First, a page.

It is important to understand the strengths and weaknesses of the pilot team you are assembling because individuals on the team must possess the full range of skills needed to complete end-to-end process of SEO activities. The team leader or the CMO will start the process by performing a skill assessment of the team in a constructive way. This activity is not aimed at undermining the competence of individuals on the team but at getting an overview of what the team will require in terms of skill set and then gather feedback from everyone about the skills they want to improve on and the type of training they wish to attend to develop such skills. For in-house marketing teams, the best way to develop the skills of the pilot team is to collaborate with your existing marketing agency liaisons, who can train every member of the team in the skill they require. These trainings are not the usual two-day training workshops often offered to clients, because such training is not as effective as pair training. Pair training is when the CMO invites people from the agency to come into the office and work on their marketing campaigns, while members of the in-house team watch and learn from these consultants in an interactive and collaborative manner. It is also important to partner individuals on the team so they can learn from each other in an interactive way. These partnerships help to improve interpersonal relationships between team members. For example, someone with a strong skill set in technical SEO can teach the content marketer about web design and other technical SEO stuff, while the technical person can learn about content marketing in return. As a result, the team is now better equipped to deal with marketing challenges in an agile way because this has increased the number of T-shaped marketers (i.e. professionals with multiple marketing skills) in the team. This process, which lasts no less than 3 months, is key in creating high-performance Agile marketing teams.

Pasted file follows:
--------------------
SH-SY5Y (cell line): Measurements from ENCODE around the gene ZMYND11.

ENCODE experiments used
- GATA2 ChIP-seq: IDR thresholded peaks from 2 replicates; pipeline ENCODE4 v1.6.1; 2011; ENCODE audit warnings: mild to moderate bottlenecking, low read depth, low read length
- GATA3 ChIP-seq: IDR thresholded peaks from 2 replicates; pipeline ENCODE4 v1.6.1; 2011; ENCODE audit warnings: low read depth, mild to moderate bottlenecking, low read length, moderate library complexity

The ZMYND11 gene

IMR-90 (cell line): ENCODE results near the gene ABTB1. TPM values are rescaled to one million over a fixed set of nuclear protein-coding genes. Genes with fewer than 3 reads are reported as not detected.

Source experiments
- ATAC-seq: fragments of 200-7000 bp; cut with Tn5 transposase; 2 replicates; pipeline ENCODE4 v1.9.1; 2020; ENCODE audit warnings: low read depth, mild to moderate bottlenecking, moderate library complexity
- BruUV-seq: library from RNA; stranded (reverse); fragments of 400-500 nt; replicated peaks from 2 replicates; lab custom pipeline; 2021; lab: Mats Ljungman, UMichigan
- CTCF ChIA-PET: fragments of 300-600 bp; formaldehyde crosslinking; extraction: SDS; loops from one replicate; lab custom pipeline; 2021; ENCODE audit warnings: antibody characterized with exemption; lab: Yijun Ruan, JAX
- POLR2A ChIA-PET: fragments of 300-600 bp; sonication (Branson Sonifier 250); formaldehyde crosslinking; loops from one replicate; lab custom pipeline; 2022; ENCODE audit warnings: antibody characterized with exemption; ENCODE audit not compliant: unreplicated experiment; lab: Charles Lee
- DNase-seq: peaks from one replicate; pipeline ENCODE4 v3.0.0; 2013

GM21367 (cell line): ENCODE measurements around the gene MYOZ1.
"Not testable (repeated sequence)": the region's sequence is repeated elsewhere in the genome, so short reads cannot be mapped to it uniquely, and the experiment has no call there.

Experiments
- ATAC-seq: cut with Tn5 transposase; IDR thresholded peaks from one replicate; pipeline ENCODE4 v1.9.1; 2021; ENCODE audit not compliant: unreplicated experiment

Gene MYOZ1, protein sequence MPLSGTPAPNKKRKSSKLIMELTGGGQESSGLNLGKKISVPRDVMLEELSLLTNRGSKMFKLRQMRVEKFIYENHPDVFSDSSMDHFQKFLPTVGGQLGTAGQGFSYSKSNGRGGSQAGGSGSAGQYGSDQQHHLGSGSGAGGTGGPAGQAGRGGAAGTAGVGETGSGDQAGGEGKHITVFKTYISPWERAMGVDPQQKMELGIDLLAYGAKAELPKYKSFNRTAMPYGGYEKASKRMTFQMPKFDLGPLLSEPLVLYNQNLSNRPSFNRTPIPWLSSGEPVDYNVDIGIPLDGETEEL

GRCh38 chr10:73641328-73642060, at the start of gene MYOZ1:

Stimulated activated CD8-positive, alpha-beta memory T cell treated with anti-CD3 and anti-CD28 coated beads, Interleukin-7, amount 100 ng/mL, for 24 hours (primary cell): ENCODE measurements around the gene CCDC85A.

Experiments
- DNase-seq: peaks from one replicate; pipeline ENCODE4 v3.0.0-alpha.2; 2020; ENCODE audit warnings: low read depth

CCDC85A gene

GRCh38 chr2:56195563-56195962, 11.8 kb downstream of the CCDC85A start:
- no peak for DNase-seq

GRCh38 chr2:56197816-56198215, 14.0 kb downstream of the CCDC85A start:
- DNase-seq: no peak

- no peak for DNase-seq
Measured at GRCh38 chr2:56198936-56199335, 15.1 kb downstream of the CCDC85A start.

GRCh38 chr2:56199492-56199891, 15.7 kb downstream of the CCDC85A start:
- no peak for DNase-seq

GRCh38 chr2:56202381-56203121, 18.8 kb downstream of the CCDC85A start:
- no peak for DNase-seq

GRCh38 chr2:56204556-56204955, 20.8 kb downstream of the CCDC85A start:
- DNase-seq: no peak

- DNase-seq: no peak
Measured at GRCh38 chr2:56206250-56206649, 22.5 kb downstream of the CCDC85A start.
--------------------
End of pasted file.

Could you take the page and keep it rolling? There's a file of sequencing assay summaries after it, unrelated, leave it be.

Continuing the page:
The next step is to assess the emotional intelligence of the team and their interpersonal skills. Most education and training does not really focus on developing this aspect of a marketer’s skills set and this is often a crucial characteristic that determines the overall success of the team. This is particularly so because teams with high emotional intelligence tend to deal more productively with conflict that can arise within the team. Sure, conflict can be minimized through a skillful allocation of roles within the team. However, team members must be adequately competent in dealing with any issues that might arise, The ability to manage conflicts will directly impact the agility of the team and their contribution to the achievement of the overall business objectives. Imagine a global team with different nationalities and cultural backgrounds working together. As the CMO, are you aware of how these cultural and ethnic differences impact on the individual team member’s ways of working and communicating within the team? Do you know how to motivate and support individuals on the team to develop the soft skills they need, which might be out of their immediate comfort zone?